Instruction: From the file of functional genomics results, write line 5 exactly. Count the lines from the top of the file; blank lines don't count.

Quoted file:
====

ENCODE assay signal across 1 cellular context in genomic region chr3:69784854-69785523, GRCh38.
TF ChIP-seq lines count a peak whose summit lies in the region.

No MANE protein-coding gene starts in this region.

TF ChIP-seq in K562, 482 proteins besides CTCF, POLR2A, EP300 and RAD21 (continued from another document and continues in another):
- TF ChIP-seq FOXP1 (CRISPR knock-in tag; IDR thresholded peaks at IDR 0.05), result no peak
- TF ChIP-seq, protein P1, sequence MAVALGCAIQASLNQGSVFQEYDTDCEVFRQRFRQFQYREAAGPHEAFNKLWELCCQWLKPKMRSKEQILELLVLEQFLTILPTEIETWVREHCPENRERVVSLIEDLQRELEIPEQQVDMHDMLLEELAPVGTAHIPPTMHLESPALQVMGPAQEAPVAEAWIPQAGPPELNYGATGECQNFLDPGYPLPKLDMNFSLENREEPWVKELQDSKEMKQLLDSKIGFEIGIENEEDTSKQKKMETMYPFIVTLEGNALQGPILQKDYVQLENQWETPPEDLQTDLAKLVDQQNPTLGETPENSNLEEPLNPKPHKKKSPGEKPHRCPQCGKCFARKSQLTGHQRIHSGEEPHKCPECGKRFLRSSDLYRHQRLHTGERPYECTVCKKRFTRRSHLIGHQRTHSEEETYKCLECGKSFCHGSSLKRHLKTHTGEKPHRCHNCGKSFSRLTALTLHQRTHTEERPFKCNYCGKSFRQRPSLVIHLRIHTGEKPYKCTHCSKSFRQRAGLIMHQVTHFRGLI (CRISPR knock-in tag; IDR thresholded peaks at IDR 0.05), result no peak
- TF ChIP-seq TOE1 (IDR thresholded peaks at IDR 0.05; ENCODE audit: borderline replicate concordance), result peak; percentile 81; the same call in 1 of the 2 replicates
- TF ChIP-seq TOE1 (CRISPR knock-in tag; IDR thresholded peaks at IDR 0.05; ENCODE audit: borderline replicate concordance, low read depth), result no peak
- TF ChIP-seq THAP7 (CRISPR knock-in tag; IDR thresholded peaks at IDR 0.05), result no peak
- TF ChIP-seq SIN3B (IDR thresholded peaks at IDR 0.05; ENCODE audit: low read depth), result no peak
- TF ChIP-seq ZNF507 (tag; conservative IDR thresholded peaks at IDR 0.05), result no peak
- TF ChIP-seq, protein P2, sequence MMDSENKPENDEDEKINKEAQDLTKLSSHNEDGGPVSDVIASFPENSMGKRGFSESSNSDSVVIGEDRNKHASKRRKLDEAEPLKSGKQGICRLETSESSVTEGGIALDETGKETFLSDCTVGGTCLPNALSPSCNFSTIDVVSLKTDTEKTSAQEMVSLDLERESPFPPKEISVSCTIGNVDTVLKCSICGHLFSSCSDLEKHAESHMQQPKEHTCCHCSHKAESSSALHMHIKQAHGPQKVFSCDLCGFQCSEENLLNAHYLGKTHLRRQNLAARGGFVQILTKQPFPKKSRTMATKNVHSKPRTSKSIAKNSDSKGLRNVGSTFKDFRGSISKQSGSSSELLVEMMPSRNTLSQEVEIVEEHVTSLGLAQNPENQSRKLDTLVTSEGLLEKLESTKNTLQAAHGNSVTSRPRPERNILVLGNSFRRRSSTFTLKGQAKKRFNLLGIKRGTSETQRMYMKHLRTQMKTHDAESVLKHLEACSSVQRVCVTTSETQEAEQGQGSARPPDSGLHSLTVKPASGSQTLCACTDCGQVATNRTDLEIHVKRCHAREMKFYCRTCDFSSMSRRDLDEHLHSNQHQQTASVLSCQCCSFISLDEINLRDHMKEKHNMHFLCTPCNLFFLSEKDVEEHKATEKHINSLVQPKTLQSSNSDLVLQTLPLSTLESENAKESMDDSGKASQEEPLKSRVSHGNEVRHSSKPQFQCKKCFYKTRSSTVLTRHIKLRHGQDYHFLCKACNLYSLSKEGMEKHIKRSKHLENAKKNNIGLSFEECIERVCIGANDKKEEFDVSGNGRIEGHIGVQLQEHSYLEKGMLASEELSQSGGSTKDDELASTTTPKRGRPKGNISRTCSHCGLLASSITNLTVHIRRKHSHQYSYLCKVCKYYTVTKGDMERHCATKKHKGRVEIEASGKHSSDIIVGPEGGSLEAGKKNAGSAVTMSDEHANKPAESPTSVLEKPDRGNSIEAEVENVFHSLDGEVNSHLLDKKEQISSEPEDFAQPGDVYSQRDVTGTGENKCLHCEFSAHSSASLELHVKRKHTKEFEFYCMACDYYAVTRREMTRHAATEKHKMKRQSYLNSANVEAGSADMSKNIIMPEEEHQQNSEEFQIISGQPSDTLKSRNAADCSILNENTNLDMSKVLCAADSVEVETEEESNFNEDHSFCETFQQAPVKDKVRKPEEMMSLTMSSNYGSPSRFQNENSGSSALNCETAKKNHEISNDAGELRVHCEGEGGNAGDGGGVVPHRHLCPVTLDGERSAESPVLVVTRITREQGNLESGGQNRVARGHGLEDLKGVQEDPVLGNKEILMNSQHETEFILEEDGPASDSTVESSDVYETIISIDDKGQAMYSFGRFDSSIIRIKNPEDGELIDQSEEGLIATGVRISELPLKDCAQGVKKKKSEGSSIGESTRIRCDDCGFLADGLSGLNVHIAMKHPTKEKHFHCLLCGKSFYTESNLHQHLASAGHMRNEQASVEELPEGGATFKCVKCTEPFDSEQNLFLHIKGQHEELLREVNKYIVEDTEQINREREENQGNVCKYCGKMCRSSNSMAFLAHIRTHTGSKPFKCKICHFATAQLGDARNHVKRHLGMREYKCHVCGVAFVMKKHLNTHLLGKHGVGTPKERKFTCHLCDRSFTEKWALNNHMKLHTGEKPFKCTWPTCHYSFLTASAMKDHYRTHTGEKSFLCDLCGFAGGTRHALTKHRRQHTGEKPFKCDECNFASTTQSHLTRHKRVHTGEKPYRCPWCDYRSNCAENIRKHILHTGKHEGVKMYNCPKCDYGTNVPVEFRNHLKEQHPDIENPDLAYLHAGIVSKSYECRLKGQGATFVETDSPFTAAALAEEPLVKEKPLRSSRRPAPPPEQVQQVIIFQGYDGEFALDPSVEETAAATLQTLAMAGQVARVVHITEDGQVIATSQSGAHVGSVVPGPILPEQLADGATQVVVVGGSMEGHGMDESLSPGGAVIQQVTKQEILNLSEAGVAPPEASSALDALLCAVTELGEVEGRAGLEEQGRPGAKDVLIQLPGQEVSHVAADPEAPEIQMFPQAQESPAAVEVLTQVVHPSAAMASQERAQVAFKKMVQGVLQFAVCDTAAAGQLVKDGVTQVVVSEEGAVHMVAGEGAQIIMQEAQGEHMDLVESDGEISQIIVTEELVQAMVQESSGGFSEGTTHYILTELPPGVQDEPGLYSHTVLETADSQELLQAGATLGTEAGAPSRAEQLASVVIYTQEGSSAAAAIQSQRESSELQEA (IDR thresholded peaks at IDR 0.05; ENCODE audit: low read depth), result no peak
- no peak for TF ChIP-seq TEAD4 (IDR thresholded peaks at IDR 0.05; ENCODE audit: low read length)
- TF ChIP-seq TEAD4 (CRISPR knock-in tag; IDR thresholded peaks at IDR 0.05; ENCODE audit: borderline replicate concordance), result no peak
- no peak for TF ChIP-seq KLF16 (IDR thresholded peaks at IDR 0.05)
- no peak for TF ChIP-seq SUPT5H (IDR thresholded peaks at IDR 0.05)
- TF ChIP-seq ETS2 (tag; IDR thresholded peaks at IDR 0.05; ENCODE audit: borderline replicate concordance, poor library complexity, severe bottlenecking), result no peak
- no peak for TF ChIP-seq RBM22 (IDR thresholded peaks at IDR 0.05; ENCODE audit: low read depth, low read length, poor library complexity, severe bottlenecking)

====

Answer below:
- TF ChIP-seq FOXP1 (CRISPR knock-in tag; IDR thresholded peaks at IDR 0.05), result no peak